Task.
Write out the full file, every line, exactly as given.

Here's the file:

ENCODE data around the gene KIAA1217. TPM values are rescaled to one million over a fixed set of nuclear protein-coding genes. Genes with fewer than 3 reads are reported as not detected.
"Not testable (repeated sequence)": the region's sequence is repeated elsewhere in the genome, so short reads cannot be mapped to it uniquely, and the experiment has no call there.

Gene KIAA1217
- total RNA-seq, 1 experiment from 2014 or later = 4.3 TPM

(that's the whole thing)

ENCODE data around the gene KIAA1217. TPM values are rescaled to one million over a fixed set of nuclear protein-coding genes. Genes with fewer than 3 reads are reported as not detected.
"Not testable (repeated sequence)": the region's sequence is repeated elsewhere in the genome, so short reads cannot be mapped to it uniquely, and the experiment has no call there.

Gene KIAA1217
- total RNA-seq, 1 experiment from 2014 or later = 4.3 TPM